May 2016 Mini-Reviews: The Crown, Hamilton: The Revolution & More!An Ember in the Ashes

Author: Sabaa Tahir
Publisher: Penguin
Publication date: April 28th 2015
Format: Hardcover
My rating:
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A “deft, polished debut”  (Publishers Weekly, starred review), Sabaa Tahir‘s AN EMBER IN THE ASHES is a thought-provoking, heart-wrenching and pulse-pounding read. Set in a rich, high-fantasy world with echoes of ancient Rome, it tells the story of a slave fighting for her family and a young soldier fighting for his freedom.
Laia is a slave. Elias is a soldier. Neither is free.   Under the Martial Empire, defiance is met with death. Those who do not vow their blood and bodies to the Emperor risk the execution of their loved ones and the destruction of all they hold dear.   It is in this brutal world, inspired by ancient Rome, that Laia lives with her grandparents and older brother. The family ekes out an existence in the Empire’s impoverished backstreets. They do not challenge the Empire. They’ve seen what happens to those who do.   But when Laia’s brother is arrested for treason, Laia is forced to make a decision. In exchange for help from rebels who promise to rescue her brother, she will risk her life to spy for them from within the Empire’s greatest military academy.   There, Laia meets Elias, the school’s finest soldier—and secretly, its most unwilling. Elias wants only to be free of the tyranny he’s being trained to enforce. He and Laia will soon realize that their destinies are intertwined—and that their choices will change the fate of the Empire itself.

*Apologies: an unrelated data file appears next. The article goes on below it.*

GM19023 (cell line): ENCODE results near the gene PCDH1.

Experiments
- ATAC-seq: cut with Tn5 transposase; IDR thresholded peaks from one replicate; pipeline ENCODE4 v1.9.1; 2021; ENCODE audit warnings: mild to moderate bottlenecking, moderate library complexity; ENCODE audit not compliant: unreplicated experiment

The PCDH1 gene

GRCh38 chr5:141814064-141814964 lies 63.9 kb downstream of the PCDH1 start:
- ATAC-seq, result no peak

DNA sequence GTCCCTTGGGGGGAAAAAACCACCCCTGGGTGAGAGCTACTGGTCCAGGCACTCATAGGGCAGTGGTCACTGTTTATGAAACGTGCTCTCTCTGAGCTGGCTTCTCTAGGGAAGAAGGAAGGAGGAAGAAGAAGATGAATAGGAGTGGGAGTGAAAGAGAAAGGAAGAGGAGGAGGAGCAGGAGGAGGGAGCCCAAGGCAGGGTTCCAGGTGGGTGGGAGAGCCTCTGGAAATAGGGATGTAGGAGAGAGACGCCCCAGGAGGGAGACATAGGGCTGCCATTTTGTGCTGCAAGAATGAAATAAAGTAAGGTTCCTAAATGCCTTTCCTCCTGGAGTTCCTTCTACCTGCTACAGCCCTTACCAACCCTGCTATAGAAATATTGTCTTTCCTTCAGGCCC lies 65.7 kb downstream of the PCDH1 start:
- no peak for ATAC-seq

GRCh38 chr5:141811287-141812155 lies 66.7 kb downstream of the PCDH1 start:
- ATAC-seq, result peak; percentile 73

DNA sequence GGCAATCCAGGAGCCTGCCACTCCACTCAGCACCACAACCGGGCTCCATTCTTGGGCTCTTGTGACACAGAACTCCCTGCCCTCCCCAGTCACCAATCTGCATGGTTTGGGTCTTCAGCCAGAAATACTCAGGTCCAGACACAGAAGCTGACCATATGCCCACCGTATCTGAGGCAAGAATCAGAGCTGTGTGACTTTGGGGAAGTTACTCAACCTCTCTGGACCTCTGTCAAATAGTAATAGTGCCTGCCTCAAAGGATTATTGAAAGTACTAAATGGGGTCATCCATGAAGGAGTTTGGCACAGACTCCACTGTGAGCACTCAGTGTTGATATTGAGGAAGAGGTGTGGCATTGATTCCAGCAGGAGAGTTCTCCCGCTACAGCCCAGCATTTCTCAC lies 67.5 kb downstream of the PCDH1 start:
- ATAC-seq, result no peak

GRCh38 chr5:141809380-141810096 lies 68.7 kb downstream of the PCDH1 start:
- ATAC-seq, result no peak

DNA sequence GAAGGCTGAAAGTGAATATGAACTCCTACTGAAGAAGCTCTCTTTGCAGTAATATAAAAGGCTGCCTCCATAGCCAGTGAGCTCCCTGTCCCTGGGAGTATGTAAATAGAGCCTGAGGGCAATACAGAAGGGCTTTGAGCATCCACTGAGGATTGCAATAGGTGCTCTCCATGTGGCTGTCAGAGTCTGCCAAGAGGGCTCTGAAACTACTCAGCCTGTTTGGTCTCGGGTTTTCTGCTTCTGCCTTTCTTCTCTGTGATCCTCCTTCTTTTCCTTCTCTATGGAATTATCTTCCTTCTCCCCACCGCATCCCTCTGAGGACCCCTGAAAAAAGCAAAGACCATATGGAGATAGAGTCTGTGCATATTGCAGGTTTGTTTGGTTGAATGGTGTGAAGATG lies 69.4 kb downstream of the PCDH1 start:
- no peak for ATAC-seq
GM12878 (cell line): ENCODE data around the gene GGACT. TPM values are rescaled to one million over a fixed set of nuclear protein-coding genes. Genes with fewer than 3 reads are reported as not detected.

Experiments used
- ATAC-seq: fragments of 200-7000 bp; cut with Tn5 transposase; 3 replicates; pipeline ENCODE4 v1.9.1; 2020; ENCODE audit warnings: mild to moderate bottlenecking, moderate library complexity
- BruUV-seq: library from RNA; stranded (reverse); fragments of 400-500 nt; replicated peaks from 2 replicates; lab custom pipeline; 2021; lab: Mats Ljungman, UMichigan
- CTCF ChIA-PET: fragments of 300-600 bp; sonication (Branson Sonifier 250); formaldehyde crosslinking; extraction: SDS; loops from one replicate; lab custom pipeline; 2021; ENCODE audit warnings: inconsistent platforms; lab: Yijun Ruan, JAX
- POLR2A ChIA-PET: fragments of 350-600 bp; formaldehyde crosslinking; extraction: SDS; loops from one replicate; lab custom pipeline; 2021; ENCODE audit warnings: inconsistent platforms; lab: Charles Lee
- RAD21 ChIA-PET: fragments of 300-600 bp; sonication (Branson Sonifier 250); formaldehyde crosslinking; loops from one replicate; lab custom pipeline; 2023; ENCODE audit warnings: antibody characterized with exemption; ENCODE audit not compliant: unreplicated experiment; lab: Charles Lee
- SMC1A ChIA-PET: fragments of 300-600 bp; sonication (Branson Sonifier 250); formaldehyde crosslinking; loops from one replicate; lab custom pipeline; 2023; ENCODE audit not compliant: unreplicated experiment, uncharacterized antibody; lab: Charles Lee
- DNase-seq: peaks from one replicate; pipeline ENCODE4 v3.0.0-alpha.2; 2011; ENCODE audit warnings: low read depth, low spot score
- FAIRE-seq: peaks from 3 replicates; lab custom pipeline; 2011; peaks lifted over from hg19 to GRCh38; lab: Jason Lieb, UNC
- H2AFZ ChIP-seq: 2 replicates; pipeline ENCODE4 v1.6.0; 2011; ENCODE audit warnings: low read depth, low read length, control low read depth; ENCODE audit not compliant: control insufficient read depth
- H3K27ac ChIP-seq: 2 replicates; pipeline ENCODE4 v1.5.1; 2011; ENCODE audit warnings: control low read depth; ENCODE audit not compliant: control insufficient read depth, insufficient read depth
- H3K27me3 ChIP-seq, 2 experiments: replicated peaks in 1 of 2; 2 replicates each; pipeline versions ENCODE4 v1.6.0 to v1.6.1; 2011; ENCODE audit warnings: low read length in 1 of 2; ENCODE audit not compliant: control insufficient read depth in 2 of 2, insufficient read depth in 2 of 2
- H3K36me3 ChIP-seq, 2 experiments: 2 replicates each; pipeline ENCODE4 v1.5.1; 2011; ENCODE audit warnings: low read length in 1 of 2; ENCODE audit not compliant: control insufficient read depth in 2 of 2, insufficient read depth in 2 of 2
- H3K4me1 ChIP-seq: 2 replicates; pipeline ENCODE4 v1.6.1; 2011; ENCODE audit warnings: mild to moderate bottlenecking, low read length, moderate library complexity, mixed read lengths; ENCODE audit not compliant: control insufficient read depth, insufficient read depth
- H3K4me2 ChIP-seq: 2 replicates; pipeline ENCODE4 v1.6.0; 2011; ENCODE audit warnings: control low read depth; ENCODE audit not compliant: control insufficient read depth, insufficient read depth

I originally read half this book last year and couldn’t get through. I almost DNF’d it because I found the pace extremely slow and the characters frustrating. Thank goodness for my book club and my #OTSPsecretsister forcing me to get my act together, because I did enjoy the ending a lot.

For me, An Ember in the Ashes was a book that was mostly based in plot and romance tropes, with strong world-building. The world-building was indeed what saved me because I liked the idea of an academy for soldiers, the magic masks and more. The action was plodding at points, but picked up near the end. It’s very descriptive.

I also had trouble with a lot of the characters, especially the two protagonists, who felt like stock characters to me. Laia was the weak but beautiful damsel in distress who earned her strength as she went. Elias was the frustrated soldier who had always followed rules his entire life, but was questioning them. When they meet, it was a bit too farfetched and insta-lovey for my liking. That said, I do feel like the love rectangle (nope, not just a triangle) that was forming throughout the book was at least as believable as the love between the main characters.

For me, the most interesting character by far was the Villain – but she only revealed herself to be three dimensional in the last 100 pages of the book. Still, quite thrilling at the end. I’m curious to see what will happen with this story as it continues…but unsure if I’m curious enough to keep going with the series.